Former Defense Workers Train for Toxic Cleanup
California program addresses growing needs of regulatory field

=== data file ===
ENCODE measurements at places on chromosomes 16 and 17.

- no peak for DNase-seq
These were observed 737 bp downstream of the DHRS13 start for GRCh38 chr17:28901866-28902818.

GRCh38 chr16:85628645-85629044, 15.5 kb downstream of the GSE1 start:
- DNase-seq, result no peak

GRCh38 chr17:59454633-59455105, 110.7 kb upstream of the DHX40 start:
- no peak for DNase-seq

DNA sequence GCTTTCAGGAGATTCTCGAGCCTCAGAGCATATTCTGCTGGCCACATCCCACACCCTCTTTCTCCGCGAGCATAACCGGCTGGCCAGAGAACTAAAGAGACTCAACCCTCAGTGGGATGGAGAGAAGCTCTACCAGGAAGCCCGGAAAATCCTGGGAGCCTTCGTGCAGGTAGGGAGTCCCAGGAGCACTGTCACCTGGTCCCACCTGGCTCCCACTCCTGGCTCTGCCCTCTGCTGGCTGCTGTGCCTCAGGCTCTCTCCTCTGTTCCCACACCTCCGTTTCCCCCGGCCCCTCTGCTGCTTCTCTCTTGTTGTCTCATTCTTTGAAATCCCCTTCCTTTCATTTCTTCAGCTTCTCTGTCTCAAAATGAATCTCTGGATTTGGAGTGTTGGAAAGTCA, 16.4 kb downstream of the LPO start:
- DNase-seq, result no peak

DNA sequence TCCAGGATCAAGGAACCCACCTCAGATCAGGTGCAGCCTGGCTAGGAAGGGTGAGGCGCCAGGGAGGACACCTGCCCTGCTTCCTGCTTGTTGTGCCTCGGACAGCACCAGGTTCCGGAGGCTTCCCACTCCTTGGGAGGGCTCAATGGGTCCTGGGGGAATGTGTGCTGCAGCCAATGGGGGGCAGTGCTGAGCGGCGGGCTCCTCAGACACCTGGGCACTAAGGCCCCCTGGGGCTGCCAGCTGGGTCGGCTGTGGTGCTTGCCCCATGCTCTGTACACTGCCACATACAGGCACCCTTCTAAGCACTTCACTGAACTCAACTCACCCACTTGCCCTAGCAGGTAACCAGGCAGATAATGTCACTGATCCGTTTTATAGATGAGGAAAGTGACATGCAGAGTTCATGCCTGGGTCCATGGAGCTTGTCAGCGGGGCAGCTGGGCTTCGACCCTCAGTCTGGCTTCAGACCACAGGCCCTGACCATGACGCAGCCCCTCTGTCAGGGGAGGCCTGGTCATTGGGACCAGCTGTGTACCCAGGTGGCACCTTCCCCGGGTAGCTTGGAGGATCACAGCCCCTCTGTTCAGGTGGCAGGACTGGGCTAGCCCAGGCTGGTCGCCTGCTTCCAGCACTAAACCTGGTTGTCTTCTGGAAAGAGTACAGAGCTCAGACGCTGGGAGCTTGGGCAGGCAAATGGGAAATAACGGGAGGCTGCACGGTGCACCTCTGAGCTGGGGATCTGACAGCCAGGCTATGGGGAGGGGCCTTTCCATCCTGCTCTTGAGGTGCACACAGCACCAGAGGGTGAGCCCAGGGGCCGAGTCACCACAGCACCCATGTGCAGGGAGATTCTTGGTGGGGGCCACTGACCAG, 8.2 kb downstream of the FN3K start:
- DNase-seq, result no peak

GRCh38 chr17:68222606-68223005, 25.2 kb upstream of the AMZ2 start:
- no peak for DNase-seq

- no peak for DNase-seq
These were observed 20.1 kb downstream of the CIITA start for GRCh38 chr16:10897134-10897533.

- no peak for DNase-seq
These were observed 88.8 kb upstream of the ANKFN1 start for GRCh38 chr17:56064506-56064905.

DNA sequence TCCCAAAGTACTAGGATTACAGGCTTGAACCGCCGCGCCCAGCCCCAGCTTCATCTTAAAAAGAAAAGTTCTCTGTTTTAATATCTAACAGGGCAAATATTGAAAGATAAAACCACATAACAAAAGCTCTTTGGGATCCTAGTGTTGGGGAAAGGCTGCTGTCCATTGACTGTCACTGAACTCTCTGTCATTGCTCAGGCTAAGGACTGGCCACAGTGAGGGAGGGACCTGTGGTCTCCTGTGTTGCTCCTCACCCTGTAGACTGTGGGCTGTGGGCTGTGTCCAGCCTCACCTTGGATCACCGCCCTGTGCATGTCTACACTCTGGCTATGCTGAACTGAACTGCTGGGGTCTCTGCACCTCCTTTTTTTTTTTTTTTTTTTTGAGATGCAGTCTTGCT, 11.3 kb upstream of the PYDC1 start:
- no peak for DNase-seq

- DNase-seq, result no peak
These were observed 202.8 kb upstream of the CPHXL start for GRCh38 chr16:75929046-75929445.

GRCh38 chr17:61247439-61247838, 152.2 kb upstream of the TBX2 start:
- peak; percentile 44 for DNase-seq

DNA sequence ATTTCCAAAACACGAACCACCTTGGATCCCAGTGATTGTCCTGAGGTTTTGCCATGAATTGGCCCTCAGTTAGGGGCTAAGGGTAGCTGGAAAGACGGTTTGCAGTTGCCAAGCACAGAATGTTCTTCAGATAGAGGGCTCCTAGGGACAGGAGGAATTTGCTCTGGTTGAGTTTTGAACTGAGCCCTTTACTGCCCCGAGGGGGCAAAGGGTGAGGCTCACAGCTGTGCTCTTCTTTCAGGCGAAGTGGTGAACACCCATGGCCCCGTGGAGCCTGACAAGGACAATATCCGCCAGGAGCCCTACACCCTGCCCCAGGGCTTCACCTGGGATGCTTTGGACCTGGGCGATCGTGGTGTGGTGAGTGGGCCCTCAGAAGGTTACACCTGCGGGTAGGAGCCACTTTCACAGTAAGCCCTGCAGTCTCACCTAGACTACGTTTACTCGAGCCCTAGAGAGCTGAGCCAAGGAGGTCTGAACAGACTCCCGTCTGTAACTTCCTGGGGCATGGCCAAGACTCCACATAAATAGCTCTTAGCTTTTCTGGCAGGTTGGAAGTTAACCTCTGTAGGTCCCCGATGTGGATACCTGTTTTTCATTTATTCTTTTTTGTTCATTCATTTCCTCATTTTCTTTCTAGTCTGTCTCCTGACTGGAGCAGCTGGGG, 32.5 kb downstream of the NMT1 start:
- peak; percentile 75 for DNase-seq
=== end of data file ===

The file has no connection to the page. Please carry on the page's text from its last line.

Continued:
CULVER CITY, CALIF. — FRANK WILLIS, design specialist laid off by Lockheed after 32 years, wants to be a consultant on hazardous-material regulations for real estate.Charlotte Hardman, a Hughes Aircraft missile-circuits designer for 12 years, wants to design equipment to clean up toxic chemicals. Robert Enich, aircraft electrician at Lockheed for 12 years, is considering the entire field of environmental-compliance law. In a small classroom at West Los Angeles College, these three are among 29 enrolled in the first government-funded program of its kind: a hazardous waste and environmental cleanup course that trains laid-off aerospace workers for jobs as hazardous-waste technicians. McDonnell Douglas Corporation, Northrop Corporation, Lockheed Corporation, Rockwell International Corporation, and Hughes Aircraft Company are either downsizing with post-cold-war budget cuts or shifting some operations out of state. The industry has been in steady decline since 1987, lost 32,000 between September 1990 and September 1991, and several thousand more are threatened, according to the Center for the Continuing Study of the California Economy. "Every study we see shows the regulation and cleanup of hazardous waste to be the growth field for the next decade while aerospace and defense is shrinking," says Patricia Williams, senior vice president for the United Automobile Worker Labor Employment & Training Corporation (LETC). Since 1984, the nonprofit group has helped retrain laid-off employees for other fields. LETC received a $520,000 contract from California's state Employment Training Panel (ETP) specifically for laid-off defense and aerospace workers because demand for the new services is high. California's several air-quality management agencies and the new state Environmental Protection Agency (EPA) need more competent inspectors; companies trying to meet the state's stringent new environmental laws need consultants. "The field is vast and growing," says Steve Fink, who designed the broad-based program to embrace industrial waste-water release, air/water/ground pollution, transportation, and environmental law. "The real consequences of all these environmental safety and health regulations are only now percolating down to smaller companies," he says. "We're trying to ready [these students] to go any one of a number of directions." Besides six weeks of accelerated classwork, the instruction includes training for "first responder" certification. Donning hard hats, breathing masks, boots, gloves, and rubber suits, students run drills in approaching unknown toxic chemical spills. "It was like a real event in which you had to know how to coordinate police, fire, and health departments and even the press," says Mr. Willis. Class members who didn't want to swelter beneath protective clothing were assigned to mock finance committees that search for those who will pay for the spill. "If there are no state monies, we have to find who's liable and figure out how to go after them in court," says Mr. Enich. Willis says the course was "eye-opening in its breadth. ve become interested in the investment and banking end of real estate," he says. "The liabilities to companies leaving and purchasing land that may be contaminated is staggering." Laid off in August when the US Navy canceled a $600 million contract to develop an anti-submarine patrol aircraft, Willis says he needs a job quickly. Recession has made his search difficult. Under LETC's contract, California withholds the approximate $5,200 funding per student until that student has worked 90 days in a job paying from $7.95 to $14 per hour. "It's really in the interest of the LETC to stick with the students in getting employment," says Ada Carrillo, manager of planning at the ETP. "Even if the field is stalled at the moment, all the signs make us confident it will open up as the '90s progress."